Through Cluster Pastoral Planning, the Episcopal Vicar gathers representatives from a group of parishes to reflect prayerfully and to dialogue about the vitality of the Church in that area. The Episcopal Vicar leads the group in a collaborative process to evaluate whether the parishes, parish resources, programs, buildings and organizational structures in a given cluster are of the necessary number, type and variety in light of the parish pastoral plans of that cluster. In the spirit of ongoing conversion, some change can always be anticipated in Cluster Pastoral Planning. In some instances, given the realities in a particular cluster, a parish may need to be founded there, or altered or even closed. The same could be said of schools, programs and other parish organizations as the situation warrants.

CONNECTION WITH PARISH PASTORAL COUNCIL

Members of the Parish Pastoral Council participate in ongoing pastoral planning on a parish level and some members participate as well in pastoral planning on the cluster level.

“And all who shared the faith owned everything in common; they sold their goods and possessions and distributed the proceeds among themselves according to what each one needed. Each day with one heart, they regularly went to the Temple but met in their houses for the breaking of bread; they shared their food gladly and generously; they praised God and were looked up to by everyone. Day by day the Lord added to their community those destined to be saved” (Acts of the Apostles 2:44 ff).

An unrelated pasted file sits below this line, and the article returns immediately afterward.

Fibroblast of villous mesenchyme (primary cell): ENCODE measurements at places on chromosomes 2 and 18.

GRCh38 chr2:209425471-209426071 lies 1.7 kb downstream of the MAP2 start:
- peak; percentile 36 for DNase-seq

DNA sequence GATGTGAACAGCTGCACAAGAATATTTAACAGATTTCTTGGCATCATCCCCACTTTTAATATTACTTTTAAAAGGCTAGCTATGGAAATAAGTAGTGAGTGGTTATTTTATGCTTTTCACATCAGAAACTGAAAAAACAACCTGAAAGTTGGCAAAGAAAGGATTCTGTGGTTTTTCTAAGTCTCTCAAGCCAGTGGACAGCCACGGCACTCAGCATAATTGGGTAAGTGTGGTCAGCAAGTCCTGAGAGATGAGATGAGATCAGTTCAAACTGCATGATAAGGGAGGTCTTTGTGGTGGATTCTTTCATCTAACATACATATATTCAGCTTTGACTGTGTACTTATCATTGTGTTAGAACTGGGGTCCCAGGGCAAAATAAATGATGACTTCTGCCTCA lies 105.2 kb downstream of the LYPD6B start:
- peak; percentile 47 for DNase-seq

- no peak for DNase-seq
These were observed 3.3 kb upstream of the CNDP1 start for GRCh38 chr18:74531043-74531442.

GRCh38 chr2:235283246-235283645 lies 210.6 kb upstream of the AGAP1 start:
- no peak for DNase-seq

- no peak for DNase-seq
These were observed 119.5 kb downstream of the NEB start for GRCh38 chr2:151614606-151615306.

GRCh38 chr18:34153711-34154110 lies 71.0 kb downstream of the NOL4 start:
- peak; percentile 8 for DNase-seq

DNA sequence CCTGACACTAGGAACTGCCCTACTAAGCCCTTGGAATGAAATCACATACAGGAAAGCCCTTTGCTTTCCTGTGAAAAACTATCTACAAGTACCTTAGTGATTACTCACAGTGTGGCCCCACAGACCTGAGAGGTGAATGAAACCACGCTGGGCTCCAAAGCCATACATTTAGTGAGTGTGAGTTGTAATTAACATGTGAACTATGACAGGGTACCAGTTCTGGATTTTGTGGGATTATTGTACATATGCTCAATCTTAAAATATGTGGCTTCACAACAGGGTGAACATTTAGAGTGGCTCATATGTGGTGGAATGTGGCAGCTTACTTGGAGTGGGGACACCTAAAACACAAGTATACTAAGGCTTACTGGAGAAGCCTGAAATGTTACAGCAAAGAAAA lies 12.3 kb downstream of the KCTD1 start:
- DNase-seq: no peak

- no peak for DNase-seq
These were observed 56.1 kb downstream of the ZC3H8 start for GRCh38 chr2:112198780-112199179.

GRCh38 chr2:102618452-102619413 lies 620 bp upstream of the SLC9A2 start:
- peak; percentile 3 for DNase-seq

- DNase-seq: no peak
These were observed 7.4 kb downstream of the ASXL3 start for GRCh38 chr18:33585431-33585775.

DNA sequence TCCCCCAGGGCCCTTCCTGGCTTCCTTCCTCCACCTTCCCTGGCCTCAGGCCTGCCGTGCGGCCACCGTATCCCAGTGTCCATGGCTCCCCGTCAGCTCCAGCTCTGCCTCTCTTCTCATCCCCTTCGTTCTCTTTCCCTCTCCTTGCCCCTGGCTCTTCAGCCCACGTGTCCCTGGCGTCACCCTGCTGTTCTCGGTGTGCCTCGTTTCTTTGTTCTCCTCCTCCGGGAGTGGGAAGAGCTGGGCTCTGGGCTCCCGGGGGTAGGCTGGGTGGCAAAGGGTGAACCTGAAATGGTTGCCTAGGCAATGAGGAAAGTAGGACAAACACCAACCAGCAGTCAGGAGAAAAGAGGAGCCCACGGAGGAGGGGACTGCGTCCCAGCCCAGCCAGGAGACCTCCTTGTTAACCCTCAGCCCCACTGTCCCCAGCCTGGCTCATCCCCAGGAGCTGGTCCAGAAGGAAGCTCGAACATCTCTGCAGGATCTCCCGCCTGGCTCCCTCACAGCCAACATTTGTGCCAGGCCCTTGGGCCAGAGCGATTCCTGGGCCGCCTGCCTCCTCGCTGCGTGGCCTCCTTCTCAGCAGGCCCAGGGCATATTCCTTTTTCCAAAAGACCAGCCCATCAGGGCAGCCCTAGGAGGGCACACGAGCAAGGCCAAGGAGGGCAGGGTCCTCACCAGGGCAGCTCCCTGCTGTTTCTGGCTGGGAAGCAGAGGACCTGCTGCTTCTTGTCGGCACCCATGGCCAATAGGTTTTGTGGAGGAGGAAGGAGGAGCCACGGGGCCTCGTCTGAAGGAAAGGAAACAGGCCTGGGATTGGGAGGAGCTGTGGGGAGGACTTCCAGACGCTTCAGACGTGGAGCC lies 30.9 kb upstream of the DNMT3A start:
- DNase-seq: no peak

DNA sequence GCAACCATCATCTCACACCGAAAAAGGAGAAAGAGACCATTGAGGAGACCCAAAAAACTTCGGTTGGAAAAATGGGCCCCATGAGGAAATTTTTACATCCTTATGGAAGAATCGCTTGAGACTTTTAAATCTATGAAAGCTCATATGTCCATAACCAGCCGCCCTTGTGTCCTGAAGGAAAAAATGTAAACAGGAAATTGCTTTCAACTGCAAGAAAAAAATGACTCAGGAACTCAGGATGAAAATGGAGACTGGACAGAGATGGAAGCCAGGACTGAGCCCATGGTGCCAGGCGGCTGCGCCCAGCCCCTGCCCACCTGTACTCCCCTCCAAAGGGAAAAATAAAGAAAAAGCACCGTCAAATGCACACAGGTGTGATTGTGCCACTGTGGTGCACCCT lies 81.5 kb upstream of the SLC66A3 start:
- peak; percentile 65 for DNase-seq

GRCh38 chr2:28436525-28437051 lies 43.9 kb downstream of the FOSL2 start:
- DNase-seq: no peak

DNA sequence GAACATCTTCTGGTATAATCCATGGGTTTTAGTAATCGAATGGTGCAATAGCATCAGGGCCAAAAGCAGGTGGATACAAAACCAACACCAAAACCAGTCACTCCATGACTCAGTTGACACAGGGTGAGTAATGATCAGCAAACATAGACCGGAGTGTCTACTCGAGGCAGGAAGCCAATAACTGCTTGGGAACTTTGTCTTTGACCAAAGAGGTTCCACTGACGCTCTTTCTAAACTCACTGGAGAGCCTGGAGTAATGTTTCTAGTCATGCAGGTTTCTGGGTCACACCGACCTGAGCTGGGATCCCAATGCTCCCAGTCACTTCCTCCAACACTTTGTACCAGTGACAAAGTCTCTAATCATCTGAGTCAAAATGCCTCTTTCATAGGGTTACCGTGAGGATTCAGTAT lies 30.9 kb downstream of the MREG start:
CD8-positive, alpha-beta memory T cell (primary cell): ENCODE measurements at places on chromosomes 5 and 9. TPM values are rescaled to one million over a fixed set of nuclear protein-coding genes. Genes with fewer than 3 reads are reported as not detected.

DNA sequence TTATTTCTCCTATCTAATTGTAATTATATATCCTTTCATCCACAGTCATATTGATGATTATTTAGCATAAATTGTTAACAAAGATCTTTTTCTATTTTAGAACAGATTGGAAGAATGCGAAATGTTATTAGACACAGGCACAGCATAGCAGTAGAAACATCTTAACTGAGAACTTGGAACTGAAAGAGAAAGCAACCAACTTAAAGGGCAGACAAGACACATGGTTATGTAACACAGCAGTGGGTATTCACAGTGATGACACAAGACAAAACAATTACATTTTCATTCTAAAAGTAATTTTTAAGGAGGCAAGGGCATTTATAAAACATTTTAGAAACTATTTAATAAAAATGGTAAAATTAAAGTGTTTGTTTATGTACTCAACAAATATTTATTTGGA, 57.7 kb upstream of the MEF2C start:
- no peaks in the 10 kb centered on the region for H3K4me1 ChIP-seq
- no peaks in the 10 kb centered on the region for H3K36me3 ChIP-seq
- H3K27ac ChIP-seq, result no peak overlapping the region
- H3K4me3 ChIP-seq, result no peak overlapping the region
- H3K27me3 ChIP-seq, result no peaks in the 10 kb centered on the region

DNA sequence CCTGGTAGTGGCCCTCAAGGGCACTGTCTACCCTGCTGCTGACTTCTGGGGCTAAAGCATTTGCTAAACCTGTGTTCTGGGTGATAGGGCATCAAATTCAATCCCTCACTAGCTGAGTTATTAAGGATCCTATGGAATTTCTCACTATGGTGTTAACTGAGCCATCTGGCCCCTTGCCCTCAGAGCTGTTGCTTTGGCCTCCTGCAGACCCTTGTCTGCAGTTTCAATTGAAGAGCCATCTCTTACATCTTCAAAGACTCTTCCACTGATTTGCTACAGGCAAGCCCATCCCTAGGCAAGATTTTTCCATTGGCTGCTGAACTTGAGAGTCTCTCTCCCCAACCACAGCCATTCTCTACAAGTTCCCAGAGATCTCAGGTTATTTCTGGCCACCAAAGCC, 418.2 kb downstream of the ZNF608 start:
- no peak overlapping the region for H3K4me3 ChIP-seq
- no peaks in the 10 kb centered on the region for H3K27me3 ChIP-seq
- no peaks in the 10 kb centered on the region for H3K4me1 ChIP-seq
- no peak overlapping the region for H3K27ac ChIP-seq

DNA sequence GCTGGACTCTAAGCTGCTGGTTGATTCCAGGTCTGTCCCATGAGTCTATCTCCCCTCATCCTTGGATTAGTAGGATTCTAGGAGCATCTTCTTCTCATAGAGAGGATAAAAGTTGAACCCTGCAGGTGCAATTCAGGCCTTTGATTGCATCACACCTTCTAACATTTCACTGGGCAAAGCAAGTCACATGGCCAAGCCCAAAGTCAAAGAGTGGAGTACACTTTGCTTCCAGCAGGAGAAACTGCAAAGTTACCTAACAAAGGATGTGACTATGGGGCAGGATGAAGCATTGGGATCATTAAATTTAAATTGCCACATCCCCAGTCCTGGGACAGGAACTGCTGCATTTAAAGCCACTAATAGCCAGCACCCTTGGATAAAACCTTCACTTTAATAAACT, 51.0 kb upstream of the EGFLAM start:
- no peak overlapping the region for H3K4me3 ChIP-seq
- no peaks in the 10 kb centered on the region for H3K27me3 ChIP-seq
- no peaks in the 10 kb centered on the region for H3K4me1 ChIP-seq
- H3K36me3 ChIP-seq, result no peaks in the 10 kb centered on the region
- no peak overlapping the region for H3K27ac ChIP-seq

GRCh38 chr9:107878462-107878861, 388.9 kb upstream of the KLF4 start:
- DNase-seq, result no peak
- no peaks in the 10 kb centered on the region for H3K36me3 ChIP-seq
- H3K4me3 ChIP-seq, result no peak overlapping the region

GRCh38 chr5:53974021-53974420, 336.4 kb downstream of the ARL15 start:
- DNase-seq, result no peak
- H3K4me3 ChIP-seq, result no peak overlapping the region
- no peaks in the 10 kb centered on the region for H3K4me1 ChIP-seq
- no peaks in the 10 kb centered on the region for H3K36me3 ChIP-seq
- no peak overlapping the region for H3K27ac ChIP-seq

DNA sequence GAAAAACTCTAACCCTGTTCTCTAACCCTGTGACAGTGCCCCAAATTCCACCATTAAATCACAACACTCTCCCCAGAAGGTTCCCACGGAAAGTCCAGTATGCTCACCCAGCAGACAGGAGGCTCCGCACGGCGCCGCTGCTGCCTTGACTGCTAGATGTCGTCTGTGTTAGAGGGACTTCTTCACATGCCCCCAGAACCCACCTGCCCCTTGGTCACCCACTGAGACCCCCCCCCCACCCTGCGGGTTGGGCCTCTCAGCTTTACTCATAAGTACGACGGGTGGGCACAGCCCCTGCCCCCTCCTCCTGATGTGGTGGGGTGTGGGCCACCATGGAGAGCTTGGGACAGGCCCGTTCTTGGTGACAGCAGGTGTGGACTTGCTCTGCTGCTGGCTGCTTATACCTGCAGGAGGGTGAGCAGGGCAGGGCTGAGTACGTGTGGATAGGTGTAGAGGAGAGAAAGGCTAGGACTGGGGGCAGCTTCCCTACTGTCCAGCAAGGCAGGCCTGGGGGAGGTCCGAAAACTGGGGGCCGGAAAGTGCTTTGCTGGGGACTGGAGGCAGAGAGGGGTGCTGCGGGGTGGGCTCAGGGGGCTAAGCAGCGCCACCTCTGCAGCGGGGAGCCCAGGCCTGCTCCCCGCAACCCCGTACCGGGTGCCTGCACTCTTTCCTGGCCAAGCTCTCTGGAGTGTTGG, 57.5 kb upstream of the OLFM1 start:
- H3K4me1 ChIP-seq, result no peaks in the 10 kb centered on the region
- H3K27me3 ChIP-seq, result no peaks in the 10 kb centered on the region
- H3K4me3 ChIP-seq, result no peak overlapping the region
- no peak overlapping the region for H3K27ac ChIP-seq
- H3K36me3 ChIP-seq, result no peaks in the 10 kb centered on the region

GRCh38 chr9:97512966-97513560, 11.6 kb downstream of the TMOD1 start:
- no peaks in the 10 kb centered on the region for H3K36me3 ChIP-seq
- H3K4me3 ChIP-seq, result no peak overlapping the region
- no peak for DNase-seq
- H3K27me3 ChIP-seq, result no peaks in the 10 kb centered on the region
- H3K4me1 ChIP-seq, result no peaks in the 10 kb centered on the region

OVERVIEW OF CLUSTER PASTORAL PLANNING

Cluster Pastoral Planning begins with an appreciation for “what exists” in the parishes of the cluster; what gives “life” and activates parishioners’ competencies and energies. In Cluster Pastoral Planning, the knowledge generated in the Parish Resource Study is “put to work” to assist pastors and parishioners in carrying out the mission of the Church. The Plan for Clustering is intended to propose a potential for the parishes within the cluster that is challenging. It recognizes that the existing organization, structures and practices of the parishes are capable of becoming more effective if people from different parishes work together to develop a plan for parishes to cooperate.

The proposed Plan for Clustering is developed by a Cluster Pastoral Planning Committee. This committee assists by identifying the best way for parishes of the cluster to support one another in their work. After completing the Parish Resource Study, the Pastors and selected representatives from the Parish Pastoral Councils share with one another the results of their Parish Resource Studies, identify common goals and priorities, and plan how the parishes might work together to build up the Church in their area. A cluster agreement for making decisions that affect all the parishes in a cluster is developed and presented to the Episcopal Vicar. Plans for the future of the cluster are included in the proposal. Upon approval of the Cluster Plan by the Archbishop and the appointment of the pastor, the Cluster Council begins its leadership role.

Jesus’ Mission

The spirit of the Lord is upon me
because he has anointed me to bring
glad tidings to the poor,